Zschau bought his way out of statewide obscurity. Businessmen, who felt that finally here was one of their own on the ballot, poured money into his campaign. And he poured it into television, by the millions.


Moderate, Easy Charm

He blew right past established conservative candidates by showing the outline of a moderate, futurist-minded man with easy charm. Republicans finally had a candidate who Cranston could not, as he had with his three previous opponents, dispatch easily as a right-winger.

Even before he went to sleep the night of his victory, however, Zschau’s Mr. Nice guy candidacy was in Cranston’s sights and being readied for a roughing up.

It was only a matter of time, after falling behind by double-digit margins in the polls, that Zschau countered with attacks of his own.


Logic seemed to dictate that the campaign would evolve naturally into a struggle between two sweeping philosophies, between two skillful and energetic politicians.

But Cranston expanded the agenda. With the conservative demographics of California mounting against him, he succeeded in making the campaign more than a test of his liberalism versus Zschau’s high-tech moderation. Cranston made it a contest of character as well.

Cranston Slogan

“Maybe you don’t always agree with me, but at least you know where I stand” became the Cranston slogan.


Pragmatists such as Zschau, it seems, are susceptible to the question: What do you stand for? And this became the motif of Cranston’s assault on the challenger.

Zschau, oddly enough, seemed almost eager to help raise doubts about himself. His first act as the GOP nominee was to try and temper Jewish opposition to his candidacy. Jews perceived him as squishy on Israel. So, he flew off to Israel and came back with a new and hastily drawn Mideast policy that seemed unconvincing.

This foretold many such changes, which fueled the charge of flip-flopper. Right down to the final days of the campaign, Zschau was openly altering his views on major issues.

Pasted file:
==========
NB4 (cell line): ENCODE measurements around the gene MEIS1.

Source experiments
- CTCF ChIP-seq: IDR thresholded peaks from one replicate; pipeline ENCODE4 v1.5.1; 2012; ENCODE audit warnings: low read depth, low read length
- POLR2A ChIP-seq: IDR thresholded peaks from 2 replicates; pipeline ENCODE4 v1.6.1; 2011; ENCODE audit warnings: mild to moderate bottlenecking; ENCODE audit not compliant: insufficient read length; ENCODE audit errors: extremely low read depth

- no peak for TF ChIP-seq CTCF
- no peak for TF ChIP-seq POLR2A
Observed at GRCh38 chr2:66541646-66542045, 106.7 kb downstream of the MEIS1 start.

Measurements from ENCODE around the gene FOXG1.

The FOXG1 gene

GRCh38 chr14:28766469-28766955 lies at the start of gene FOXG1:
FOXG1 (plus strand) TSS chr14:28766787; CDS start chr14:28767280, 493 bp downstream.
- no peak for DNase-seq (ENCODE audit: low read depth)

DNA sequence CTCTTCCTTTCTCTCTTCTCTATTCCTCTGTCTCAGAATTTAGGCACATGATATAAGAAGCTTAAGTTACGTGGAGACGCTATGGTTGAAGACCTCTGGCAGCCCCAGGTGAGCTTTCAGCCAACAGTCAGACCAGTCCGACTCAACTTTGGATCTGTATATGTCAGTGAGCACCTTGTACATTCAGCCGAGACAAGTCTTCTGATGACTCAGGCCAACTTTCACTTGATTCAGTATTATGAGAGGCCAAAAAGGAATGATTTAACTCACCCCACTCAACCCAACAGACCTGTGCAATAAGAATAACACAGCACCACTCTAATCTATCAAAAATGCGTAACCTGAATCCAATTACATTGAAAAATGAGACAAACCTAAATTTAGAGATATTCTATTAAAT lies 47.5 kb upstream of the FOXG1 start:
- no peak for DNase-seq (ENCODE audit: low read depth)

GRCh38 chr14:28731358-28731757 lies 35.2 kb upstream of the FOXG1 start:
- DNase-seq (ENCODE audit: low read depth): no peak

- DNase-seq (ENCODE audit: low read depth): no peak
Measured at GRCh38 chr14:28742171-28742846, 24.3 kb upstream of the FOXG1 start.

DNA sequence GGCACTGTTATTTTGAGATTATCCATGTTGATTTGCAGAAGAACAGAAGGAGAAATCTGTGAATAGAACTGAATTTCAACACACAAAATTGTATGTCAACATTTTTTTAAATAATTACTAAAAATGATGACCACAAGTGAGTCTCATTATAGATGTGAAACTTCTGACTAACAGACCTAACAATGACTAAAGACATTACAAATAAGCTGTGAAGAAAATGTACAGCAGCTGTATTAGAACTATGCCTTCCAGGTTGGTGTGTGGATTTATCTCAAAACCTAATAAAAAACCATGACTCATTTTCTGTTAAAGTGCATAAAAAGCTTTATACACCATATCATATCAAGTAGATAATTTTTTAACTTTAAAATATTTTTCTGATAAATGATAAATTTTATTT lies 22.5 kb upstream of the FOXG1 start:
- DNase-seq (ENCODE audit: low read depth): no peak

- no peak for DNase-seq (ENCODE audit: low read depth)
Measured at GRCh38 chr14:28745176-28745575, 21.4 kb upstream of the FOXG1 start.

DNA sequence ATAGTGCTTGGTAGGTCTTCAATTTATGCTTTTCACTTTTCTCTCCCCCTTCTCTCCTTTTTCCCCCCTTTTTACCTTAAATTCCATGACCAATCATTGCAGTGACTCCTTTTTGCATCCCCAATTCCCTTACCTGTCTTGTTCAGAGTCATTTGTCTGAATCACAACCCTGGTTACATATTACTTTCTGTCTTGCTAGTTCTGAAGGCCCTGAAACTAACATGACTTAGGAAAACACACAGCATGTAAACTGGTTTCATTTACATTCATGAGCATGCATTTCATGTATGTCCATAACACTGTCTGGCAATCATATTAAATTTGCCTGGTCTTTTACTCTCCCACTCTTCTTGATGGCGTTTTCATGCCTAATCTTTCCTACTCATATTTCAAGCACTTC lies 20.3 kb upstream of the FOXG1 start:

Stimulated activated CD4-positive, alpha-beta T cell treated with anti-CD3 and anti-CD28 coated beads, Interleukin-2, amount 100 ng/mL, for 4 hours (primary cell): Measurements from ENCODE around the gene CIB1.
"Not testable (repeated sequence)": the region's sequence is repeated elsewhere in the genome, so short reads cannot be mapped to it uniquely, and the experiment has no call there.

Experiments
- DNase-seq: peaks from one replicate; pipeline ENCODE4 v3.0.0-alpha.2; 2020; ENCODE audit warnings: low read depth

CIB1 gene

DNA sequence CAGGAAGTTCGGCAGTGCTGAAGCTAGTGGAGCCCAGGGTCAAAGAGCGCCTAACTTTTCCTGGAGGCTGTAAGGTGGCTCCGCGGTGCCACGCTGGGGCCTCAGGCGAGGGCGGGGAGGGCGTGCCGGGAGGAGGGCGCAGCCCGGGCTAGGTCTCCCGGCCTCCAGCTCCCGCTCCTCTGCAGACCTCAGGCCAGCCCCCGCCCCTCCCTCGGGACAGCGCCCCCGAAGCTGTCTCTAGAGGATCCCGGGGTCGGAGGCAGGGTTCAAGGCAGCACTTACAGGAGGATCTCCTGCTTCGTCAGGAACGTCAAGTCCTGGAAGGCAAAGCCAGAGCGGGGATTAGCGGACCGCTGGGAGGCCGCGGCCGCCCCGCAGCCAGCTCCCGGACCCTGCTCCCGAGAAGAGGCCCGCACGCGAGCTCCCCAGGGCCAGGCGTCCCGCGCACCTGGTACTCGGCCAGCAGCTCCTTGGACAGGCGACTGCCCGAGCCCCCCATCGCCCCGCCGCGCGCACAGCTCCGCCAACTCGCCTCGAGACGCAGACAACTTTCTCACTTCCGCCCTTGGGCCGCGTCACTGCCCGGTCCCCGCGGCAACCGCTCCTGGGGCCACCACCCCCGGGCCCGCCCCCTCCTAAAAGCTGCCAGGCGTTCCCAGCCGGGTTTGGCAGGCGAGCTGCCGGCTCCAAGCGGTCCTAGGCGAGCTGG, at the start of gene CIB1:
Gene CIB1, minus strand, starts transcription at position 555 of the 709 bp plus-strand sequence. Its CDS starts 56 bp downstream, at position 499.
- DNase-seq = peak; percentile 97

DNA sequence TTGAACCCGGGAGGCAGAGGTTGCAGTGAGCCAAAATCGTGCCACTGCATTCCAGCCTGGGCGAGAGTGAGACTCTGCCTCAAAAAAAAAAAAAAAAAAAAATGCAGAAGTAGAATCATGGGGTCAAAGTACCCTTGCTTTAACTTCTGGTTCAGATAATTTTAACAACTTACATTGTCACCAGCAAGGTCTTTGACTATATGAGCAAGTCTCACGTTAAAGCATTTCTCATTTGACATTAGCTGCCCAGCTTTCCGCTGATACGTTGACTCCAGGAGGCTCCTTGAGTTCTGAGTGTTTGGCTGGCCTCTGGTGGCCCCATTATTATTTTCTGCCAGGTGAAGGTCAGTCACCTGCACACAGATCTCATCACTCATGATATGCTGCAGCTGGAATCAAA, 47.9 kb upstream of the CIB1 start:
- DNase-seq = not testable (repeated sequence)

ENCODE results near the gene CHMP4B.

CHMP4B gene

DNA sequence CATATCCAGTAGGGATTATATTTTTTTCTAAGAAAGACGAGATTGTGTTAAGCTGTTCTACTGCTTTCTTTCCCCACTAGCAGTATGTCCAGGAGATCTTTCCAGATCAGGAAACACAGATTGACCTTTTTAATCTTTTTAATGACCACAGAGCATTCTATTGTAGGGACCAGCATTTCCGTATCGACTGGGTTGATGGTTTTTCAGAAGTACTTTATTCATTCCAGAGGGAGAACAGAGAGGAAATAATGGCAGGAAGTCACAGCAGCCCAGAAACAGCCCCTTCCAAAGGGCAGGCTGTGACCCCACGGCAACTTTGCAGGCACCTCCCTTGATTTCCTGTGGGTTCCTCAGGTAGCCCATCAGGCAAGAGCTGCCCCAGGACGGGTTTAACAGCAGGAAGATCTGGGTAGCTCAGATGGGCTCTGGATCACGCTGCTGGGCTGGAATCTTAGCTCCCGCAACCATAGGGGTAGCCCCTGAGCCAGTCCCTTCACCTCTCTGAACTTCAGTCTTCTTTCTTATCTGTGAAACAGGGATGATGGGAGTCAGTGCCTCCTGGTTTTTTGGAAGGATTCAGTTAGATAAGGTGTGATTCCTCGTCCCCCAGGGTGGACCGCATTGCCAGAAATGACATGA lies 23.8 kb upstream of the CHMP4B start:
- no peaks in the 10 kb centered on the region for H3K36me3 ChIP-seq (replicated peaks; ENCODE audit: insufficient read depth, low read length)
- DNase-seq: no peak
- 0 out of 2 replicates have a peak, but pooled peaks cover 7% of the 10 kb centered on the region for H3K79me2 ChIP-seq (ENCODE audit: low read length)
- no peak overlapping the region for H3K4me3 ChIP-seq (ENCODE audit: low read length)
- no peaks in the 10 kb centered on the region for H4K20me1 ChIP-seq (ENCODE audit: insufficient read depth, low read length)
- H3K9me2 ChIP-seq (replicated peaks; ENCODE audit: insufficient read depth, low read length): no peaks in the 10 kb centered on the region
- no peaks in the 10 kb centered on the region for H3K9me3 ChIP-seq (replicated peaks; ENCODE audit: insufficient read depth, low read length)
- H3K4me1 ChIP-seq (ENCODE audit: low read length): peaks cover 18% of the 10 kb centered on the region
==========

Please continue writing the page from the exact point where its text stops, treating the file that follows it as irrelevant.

Republicans deepened the problem for their nominee. Conservatives, who rule the party in Southern California, never were enthusiastic about this moderate from the north, and were forever asking Zschau to make a nod to the right.


Took On Hard Edge

Zschau’s campaign took on a hard edge, appealing to conservatives by goading Cranston for opposing the death penalty and not speaking out on the question of retaining Chief Justice Rose Elizabeth Bird.

It appeared in the eyes of some that Zschau had become a lot like the conservative candidates he vanquished in the primary.

Only with the campaign well under way, and its tone already set, did Zschau begin to make use of the leverage available to a challenger and compel the incumbent to defend his record.


Educated as a scientist, Zschau is heavily reliant on polls. And the polls told him that the public is most concerned about drugs, crime and spending. So, he sighted in on Cranston’s record in these areas, even though foreign trade and industrial competitiveness are what really interest Zschau.

Ever since Labor Day, Zschau says he has been helpless to run the campaign he wanted on the themes he wanted because of the sustained intensity and seeming success of Cranston’s attacks, and because the senator declined face-to-face debate.

Three Other Candidates

The lack of debates left three other candidates out in the cold as well. These are the minor party nominees, Libertarian Breck McKinley, American Independent Edward B. Vallen and Peace and Freedom nominee Paul Kangas.


“I have to say, I’m disappointed in this campaign,” Zschau declared. “For a man who three years ago told us he should be President of the United States of America, to decline to debate the issues is a disgrace.”

At the same time Zschau will confess, as he has repeatedly, that he has been at war with himself as well as with Cranston because he so dislikes having to be on the attack like this.

“I’ve had to adopt a different style. I’m not as comfortable with it. You can probably tell that,” Zschau said.

For his part, Cranston is like the war horse knee deep in 1,000 acres of sweet alfalfa.


“All and all, I’m delighted. It’s been exciting and challenging. I’ve had fun and excitement.”